Celebrating the Carnival’s establishment and ongoing development; Caribbean
Culture; artistic talents and creativity; enhancement of community spirit and
innovative platforms embracing cultural diversity.
ends at 10:00pm 26th Aug, 2019
All times are in Eastern Time.
Sunday, family day
Sunday, Children's Day is recommended for families as the smaller crowds and kid-friendly floats create a fun vibe.
Plan your trip ahead
Travel to and from Notting Hill on Carnival weekend will be restricted and heavily congested, so work out your best route by using the journey planner below.
It happens every year. London sets aside the Sunday and Monday encompassing their 'bank holiday' on Monday for one of the world's largest street carnivals; Notting Hill Carnival. Each year, close to one million people attend this two-day celebration of Caribbean heritage on the streets of Notting Hill. Celebrations include costume-clad Caribbean's dancing to traditional reggae, meringue, calypso, rumba, and zouk music, and street vendors selling foods like seasoned jerk chicken, callaloo, and traditional goat stew. Many Caribbean foods have roots from cuisines of Europe, America, China, and Africa.
The Caribbean is a favorite vacation destination and comprises many islands that are all part of a huge archipelago in the Caribbean Sea. These tropical, beautiful islands were the contention of many European countries who each wanted ownership of a part of this gorgeous region. The English acquired St. Kiss, Barbados, Antigua, and other islands in the 17th century. It's common for many peoples of the Caribbean islands to reside in England.
The first mention of a Caribbean celebration was in 1959 when a carnival was held at St. Pancras Town Hall in London to settle down the race relations between indigenous British residents and Caribbean natives. Trinidadian, Claudia Jones, is known as "the mother of the Notting Hill Carnival" for her promotion of this first carnival in The West Indian Gazette, a black motif newspaper. As the editor of the newspaper, Jones featured the fantastical performances of the Mighty Terror singing the calypso and a Caribbean Carnival Queen beauty contest.
That first event in 1959 spurred on the yearly carnival that includes a large parade with speakers lining its route sharing Caribbean history, colorful and vivid representations of Caribbean traditions, and countless displays of the Technicolor wares of this island nation. Revelry includes parties, foods, and tropical drinks, many centering on favorite ingredients like rum.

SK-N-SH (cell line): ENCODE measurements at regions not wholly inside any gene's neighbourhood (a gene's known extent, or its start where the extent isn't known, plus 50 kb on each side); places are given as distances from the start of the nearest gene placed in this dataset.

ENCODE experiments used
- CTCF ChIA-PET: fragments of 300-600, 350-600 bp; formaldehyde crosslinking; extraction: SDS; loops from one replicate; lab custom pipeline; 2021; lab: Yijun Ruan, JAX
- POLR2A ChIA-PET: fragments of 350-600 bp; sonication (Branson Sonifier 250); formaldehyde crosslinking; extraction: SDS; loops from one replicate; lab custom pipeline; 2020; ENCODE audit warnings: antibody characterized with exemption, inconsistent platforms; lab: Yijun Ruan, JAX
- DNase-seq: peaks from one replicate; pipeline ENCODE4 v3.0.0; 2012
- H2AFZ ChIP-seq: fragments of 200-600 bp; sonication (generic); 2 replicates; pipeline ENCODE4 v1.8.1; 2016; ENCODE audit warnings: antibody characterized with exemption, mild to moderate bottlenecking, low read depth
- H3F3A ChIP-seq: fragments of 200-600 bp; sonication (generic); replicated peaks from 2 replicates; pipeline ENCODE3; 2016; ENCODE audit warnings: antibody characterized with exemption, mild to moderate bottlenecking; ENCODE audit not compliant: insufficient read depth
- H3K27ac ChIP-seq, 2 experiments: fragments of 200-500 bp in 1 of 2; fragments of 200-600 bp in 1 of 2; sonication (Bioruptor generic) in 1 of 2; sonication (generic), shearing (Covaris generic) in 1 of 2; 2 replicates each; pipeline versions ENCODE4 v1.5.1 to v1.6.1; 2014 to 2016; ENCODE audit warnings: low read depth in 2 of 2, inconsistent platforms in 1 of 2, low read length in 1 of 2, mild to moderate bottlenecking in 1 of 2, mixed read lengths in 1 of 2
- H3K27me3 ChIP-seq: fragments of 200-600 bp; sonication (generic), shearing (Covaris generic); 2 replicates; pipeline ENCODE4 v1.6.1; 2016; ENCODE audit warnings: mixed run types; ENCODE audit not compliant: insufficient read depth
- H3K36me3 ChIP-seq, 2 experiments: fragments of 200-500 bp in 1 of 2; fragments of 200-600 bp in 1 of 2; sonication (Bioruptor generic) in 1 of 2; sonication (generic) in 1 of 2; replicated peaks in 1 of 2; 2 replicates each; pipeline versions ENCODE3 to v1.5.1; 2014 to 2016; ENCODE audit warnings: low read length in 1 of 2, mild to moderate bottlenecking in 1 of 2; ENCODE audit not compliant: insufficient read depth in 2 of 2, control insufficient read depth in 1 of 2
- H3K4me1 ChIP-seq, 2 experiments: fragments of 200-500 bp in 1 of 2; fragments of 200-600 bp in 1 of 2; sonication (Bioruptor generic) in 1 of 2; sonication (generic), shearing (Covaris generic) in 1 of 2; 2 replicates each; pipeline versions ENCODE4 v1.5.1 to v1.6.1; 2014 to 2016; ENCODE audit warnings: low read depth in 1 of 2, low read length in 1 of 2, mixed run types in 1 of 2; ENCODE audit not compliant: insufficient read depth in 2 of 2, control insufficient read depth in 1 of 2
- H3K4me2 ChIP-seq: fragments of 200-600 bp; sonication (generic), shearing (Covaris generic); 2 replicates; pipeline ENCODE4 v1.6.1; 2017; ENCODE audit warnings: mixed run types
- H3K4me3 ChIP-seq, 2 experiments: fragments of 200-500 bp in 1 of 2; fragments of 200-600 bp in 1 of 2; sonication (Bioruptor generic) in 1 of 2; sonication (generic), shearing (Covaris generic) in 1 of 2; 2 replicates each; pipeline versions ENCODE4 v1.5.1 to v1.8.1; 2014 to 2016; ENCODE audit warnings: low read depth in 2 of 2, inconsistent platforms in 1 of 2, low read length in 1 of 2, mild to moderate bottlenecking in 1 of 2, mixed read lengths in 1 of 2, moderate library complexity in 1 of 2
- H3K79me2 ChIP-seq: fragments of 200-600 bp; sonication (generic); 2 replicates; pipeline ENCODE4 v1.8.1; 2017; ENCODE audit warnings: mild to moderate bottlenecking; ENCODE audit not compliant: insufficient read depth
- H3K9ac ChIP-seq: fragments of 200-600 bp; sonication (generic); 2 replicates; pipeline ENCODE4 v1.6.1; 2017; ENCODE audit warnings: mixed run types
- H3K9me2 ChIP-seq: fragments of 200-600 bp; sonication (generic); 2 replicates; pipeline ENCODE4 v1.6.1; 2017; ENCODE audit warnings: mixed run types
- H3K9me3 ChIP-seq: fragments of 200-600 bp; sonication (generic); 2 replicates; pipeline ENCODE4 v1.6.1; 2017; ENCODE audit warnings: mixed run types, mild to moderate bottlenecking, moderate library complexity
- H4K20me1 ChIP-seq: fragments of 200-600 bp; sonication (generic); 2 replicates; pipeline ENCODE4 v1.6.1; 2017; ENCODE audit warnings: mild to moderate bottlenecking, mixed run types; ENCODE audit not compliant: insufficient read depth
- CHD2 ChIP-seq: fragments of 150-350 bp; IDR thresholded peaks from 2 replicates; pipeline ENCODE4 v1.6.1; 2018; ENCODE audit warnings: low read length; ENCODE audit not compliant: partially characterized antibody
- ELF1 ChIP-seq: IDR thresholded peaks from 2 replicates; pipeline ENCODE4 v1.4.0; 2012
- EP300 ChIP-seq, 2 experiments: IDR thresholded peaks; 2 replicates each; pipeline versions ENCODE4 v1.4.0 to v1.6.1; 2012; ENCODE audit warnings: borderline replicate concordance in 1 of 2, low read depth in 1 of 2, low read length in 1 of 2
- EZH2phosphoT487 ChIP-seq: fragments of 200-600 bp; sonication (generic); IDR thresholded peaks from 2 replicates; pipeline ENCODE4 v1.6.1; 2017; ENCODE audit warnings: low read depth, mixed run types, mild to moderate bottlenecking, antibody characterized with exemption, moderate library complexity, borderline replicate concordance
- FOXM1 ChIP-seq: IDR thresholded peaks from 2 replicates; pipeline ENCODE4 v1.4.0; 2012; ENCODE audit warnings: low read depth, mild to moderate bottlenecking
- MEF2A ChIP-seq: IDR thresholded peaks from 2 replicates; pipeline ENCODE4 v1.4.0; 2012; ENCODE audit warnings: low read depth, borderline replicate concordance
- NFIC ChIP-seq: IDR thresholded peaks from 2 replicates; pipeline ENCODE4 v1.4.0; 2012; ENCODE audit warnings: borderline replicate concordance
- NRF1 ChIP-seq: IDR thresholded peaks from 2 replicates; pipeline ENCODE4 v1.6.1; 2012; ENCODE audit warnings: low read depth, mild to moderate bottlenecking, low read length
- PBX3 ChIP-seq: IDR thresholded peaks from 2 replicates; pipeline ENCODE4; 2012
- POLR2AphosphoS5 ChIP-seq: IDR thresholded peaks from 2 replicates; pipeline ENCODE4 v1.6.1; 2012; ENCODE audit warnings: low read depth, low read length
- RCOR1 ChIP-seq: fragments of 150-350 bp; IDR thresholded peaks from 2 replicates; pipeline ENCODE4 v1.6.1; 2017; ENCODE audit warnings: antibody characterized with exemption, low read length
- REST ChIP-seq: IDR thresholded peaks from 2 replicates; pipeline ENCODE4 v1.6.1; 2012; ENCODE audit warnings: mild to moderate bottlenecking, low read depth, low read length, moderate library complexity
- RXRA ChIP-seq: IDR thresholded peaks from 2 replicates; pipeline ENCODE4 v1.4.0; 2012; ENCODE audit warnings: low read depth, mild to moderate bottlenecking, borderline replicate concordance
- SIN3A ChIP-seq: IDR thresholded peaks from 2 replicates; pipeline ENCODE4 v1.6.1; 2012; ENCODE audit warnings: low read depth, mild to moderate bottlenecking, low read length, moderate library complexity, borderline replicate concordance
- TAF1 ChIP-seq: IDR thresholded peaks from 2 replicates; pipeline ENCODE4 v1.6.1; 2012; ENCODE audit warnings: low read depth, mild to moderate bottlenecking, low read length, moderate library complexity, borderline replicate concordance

This annual celebration in held in the Royal Borough of Kensington and Chelsea is organized and managed by the people of British West Indian communities and it is a significant happening for the Black British culture in London. Close to one million people attend this extravaganza of Caribbean culture and in 2006, the United Kingdom voted to add the Notting Hill Carnival to the famous list of icons of England.
This year's Notting Hill Carnival will take place on August 25th, 26th and 27th with Saturday, August 25th being a Panorama; a steel band music competition complete with street food and dancing held at Emslie Horniman’s Pleasance Park from 6:00 to 10:00 pm.
Sunday, August 26th will start early, at 6:00 am, with a traditional carnival opening performed in the Caribbean Islands called J'Ouvert. This events main attraction is a parade starting and ending on Canal Way in Ladbroke Grove W10 comprised of revelers donned with mug and brightly colored paints. A Children's Parade will stroll through the streets during the day and at night as children dance and perform in ornate costumes, swirling the brilliant-colored clothing. Sunday is the best day for families with young children with smaller crowds of people and plenty of kid-inspired floats in the parade.
All day and into the night Sunday you can catch live music on stages in Emslie Horniman’s Pleasance Park and Powis Square and sample incredible foods from vendors while listening to all kinds of Caribbean inspired music from 38 static sound systems.
As always, the Grand Finale will be on Monday, August 27th with a culmination of dancing, street performances, steel drum music groups, and the Notting Hill Grand Finale Parade. All along the route you’ll find scrumptious treats, foods, drinks, and plenty of entertainment.
To enjoy this carnival, plan on wearing comfortable shoes as you will do a lot of walking through the festive streets. Closed flat shoes are the best. By the end of each day, the streets will be strewn with party affects and empty containers. Attendees are encouraged to wear accessories to show their support and love for the Notting Hill Carnival like whistles, crazy styled hats, large jewelry, and whatever suites your fancy.
After Carnival you may come back home with a dirty carpet. Using a great vacuum for thick carpet can resolve your issue.
Pack a few items in your bag or backpack for the day; tissues, hand sanitizer, wet-wipes, bottles of water, sun screen, sun glasses, and a carnival map so you can make your way around without running into barricaded roads. And if you aren’t exhausted by Monday night and your feet aren’t throbbing, there will be many after-parties in Kensington and Chelsea and other areas in London.
Notting Hill Carnival is free! You don’t have to buy tickets or pay to get in. Enjoy all this world- renowned and famous street carnival has to offer!